PORT-AU-PRINCE, Haiti – The old lady crawls in the dirt, wailing for her pills. The elderly man lies motionless as rats pick at his overflowing diaper.

There is no food, water or medicine for the 85 surviving residents of the Port-au-Prince Municipal Nursing Home, barely a mile (1 1/2 kilometers) from the airport where a massive international aid effort is taking shape.

"Help us, help us," 69-year-old Mari-Ange Levee begged Sunday, lying on the ground with a broken leg and ribs. A cluster of flies swarmed the open fracture in her skull.

One man has already died, and administrator Jean Emmanuel said more would follow soon unless water and food arrive immediately.

"I appeal to anybody to bring us anything, or others won't live until tonight," he said, motioning toward five men and women who were having trouble breathing, a sign that the end was near.

The dead man was Joseph Julien, a 70-year-old diabetic who was pulled from the partially collapsed building and passed away Thursday for lack of food.

His rotting body lies on a mattress, nearly indistinguishable from the living around him, so skinny and tired they seemed to be simply waiting for death.

With six residents killed in the quake, the institution now has 25 men and 60 women camped outside their former home. Some have a mattress in the dirt to lie on. Others don't.

Madeleine Dautriche, 75, said some of the residents had pooled their money to buy three packets of pasta, which the dozens of pensioners shared on Thursday, their last meal. Since there was no drinking water, some didn't touch the noodles because they were cooked in gutter water.

Dautriche noted that many residents wore diapers that hadn't been changed since the quake.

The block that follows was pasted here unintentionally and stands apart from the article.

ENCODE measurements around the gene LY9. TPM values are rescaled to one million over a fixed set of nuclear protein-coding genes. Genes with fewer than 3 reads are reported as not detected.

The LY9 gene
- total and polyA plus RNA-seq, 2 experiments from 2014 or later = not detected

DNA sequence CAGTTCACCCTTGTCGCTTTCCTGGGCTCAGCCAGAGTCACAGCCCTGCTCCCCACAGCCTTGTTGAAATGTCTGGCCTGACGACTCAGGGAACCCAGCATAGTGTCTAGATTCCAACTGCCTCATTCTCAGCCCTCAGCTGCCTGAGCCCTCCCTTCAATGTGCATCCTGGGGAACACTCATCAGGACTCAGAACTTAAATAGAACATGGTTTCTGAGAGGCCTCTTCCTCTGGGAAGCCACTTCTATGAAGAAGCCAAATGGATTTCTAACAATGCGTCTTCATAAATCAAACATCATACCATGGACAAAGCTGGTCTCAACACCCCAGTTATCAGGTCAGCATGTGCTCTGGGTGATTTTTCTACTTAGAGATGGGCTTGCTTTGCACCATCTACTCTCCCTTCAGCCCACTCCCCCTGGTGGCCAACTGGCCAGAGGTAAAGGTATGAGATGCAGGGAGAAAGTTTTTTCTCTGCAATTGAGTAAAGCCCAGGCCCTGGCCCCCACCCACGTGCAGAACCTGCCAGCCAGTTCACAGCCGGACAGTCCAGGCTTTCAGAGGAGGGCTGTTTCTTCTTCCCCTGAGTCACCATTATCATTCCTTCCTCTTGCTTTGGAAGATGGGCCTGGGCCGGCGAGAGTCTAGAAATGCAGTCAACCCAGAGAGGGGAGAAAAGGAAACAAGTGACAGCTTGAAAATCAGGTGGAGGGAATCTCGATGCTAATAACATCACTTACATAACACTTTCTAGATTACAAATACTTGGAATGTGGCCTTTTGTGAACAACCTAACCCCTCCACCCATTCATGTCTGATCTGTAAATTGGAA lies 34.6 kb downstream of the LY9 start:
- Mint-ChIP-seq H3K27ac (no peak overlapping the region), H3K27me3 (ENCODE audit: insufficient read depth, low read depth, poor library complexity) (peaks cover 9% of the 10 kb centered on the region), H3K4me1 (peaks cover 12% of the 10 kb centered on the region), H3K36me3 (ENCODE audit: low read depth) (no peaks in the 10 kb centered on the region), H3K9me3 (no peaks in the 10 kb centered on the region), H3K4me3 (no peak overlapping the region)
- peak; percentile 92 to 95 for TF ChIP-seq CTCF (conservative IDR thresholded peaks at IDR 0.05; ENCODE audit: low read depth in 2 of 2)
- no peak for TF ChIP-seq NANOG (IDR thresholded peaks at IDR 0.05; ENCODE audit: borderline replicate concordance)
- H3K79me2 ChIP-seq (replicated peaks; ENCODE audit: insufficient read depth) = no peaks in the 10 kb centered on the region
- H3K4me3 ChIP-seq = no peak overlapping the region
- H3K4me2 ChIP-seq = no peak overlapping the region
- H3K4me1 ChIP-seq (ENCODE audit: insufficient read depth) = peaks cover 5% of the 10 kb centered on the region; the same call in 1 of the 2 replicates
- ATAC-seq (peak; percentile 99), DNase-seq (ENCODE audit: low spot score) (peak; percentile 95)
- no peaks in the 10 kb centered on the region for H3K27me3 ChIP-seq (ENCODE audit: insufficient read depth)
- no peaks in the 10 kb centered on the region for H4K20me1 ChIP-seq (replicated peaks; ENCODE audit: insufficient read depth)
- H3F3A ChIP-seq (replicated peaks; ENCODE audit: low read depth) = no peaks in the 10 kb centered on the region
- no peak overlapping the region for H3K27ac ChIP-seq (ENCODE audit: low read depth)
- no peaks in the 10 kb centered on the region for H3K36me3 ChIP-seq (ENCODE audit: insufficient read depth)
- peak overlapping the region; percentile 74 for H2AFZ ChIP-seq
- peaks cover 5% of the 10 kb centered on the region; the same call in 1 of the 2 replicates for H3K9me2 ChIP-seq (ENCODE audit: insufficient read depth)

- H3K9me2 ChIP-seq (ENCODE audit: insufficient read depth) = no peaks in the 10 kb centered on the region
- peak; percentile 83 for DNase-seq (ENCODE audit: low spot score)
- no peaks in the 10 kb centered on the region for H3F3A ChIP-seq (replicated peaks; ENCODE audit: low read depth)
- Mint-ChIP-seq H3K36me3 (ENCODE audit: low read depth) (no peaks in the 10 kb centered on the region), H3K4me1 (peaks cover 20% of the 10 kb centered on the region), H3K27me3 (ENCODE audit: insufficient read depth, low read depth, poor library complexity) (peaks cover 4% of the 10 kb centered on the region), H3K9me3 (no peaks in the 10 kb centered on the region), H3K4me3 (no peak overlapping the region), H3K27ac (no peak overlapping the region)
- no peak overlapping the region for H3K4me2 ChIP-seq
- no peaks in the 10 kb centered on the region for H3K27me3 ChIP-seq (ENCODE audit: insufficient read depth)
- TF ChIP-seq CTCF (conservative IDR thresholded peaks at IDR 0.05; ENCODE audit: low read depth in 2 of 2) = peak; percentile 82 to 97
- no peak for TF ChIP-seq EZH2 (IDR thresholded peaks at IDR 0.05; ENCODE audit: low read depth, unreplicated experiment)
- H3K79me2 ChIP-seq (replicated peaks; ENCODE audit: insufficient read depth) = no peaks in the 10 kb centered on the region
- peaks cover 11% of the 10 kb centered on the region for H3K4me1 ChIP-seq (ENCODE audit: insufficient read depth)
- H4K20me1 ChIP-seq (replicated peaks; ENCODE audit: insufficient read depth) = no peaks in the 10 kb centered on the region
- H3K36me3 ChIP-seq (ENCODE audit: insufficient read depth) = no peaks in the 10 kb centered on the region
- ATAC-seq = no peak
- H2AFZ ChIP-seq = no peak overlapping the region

"The problem is, rats are coming to it," she said.

Though very little food aid had reached Haitians anywhere by Sunday, Emmanuel said the problem was made worse at the nursing home because it is located near Place de la Paix, an impoverished downtown neighborhood.

Thousands of homeless slum dwellers have pitched their makeshift tents on the nursing home's ground, in effect shielding the elderly patients from the outside world with a tense maze of angry people, themselves hungry and thirsty.

"I'm pleading for everyone to understand that there's a truce right now, the streets are free, so you can come through to help us," said Emmanuel, 27, one of the rare officials not to have fled the squalor and mayhem. He insisted that foreign aid workers wouldn't be in danger if they tried to cross through the crowd to reach the elderly group.

Violent scuffles erupted Saturday in the adjacent soccer stadium when U.S. helicopters dropped boxes of military rations and Gatorade. But none of this trickle of help had reached the nursing home residents, who said some refugees have robbed them of what little they had.

Dautriche, who was sitting on the ground because of her broken back, held out an empty blue plastic basin. "My underwear and my money were in there," she said, sobbing. "Children stole it right in front of me and I couldn't move."

The area was an eery corner of silence within the clamor of crying babies and toddlers running naked in the mud. Guarding the little space was Phileas Julien, 78, a blind man in a wheelchair who shouted at anybody approaching to turn back.